Asian – Pacific Stocks Decline, Following Wall-Street and Coronavirus Fears
Stocks across Asia-Pacific were mostly down by the close on Friday, amid dampened sentiment on the coronavirus front.
Meanwhile, the U.S. dollar strengthened as uncertainty rose with investors flocking to the haven currency.
Mainland Chinese stocks were mixed by the close, with the Shanghai composite up 0.13% to 3,336.36, while the Shenzhen component declined 0.68% to 13,532.73.
Over in Hong Kong, the Hang Seng index jumped 1.04% by the afternoon. But markets were mostly down in other regional markets.
Japan’s Nikkei 225 declined by 0.41% to close at 23,410.63, while the Topix was down 0.86% to 1,617.69. In South Korea, the Kospi traded lower by 0.83% to 2,341.53.
In Australia, the S&P/ASX 200 closed 0.54% down to 6,176.80.
Shares of telecom company Aussie Broadband had their debut on the ASX, and rose as much as 2.22 Australian dollars per share — doubling on the issue price of 1 Australian dollar per share. The shares closed at 1.91 Australian dollars.
Rio Tinto, the world’s largest iron ore miner, posted a 5% drop in third-quarter shipments, and warned that the rate of recovery could slow further in most economies.
“Recent high-frequency data suggests that the rate of recovery in growth is slowing in most economies, with pentup demand dissipating, and the rise of renewed lockdowns threatening recovery,” it wrote in its third-quarter operations review released on Friday morning. Its ASX-listed stock fell 0.85% by the close.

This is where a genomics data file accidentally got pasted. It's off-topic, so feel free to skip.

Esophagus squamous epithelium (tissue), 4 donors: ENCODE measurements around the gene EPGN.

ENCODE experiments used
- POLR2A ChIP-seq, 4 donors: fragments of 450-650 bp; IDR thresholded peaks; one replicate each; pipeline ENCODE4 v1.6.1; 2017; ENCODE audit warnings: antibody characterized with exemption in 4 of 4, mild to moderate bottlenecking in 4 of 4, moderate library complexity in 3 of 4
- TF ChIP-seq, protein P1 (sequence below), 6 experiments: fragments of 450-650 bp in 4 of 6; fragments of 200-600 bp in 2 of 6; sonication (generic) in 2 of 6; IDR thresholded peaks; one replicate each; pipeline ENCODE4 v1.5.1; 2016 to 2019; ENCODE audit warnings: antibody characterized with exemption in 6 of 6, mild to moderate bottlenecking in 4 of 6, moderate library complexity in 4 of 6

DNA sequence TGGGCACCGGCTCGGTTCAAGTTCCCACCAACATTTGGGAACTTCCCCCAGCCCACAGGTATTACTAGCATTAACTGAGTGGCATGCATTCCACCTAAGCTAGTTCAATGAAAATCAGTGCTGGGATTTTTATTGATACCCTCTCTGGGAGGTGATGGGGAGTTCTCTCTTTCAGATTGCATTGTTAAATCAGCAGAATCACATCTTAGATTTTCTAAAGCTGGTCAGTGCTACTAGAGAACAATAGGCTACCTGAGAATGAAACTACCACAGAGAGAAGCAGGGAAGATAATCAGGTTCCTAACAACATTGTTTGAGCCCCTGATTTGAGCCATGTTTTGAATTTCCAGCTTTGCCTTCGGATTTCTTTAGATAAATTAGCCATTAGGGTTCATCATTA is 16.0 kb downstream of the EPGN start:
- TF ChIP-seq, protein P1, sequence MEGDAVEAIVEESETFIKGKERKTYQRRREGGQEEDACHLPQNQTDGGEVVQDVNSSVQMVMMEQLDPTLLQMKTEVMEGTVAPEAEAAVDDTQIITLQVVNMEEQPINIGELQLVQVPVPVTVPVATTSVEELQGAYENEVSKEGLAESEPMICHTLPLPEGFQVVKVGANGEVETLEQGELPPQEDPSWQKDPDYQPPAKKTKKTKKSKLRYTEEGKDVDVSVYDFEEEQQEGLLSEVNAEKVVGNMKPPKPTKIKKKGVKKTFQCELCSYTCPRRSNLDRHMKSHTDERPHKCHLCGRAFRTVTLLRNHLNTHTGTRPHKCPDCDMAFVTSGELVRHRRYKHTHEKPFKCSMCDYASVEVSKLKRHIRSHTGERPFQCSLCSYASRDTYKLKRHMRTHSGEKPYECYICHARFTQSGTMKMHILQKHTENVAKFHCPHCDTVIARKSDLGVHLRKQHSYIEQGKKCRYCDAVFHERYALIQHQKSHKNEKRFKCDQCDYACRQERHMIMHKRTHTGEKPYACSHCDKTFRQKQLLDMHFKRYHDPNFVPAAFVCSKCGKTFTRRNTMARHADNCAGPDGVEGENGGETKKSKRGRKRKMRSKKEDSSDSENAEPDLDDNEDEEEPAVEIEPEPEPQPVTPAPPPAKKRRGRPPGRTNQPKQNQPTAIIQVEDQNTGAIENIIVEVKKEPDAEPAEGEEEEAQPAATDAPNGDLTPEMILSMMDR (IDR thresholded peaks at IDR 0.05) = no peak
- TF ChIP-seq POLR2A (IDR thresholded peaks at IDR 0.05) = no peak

Elsewhere on the earnings front, chipmaker Taiwan Semiconductor Manufacturing (TSMC) on Thursday reported a 35.9% surge in quarterly net profit, with demand boosted by products requiring high-end chips, and ahead of Apple’s new iPhone sales.13Coronavirus fears rise again
Stateside, stocks fell for a third day in a row on Thursday as hope for a U.S. coronavirus stimulus deal fades, while infections across Europe surged.
The Dow Jones Industrial Average closed 19.8 points lower, or 0.07%, at 28,494.20. Earlier in the day, however, the 30-stock average was down more than 300 points. The S&P 500 slid 0.2% to 3,483.34 and the Nasdaq Composite pulled back 0.5% to 11,713.87.
“Markets fear a slowdown in activity as new virus cases rise. Europe has reported its highest weekly numbers of new cases. More than half the European countries are now labelled as red, meaning travel restrictions are in place and more lockdowns are being introduced,” said Adelaide Timbrell, economist at ANZ Research, in a Friday note.
Meanwhile, sentiment was further dampened on the employment front in the U.S. The Labor Department said Thursday there were 898,000 first-time filers of jobless benefits in the prior week, higher than a Dow Jones estimate of 830,000.
Amid the negative sentiment, the U.S. dollar markedly strengthened against other major currencies.
The U.S. dollar index, which tracks the greenback against a basket of its peers, was at 93.764, jumping from levels above 93.4 the previous day.
“The USD is broadly stronger with the risk off mood resulting in a safe haven bid on the greenback,” wrote Rodrigo Catril, senior foreign exchange strategist at the National Australia Bank.
The Japanese yen traded at 105.27 per dollar, strengthening slightly from earlier. The Australian dollar changed hands at 0.7090, falling back from above 0.71 in previous days.
Oil prices declined in the morning of Asian trading hours, with international benchmark Brent crude futures down 1% $42.70 per barrel. U.S. crude futures also fell 0.90% to $40.55 per barrel.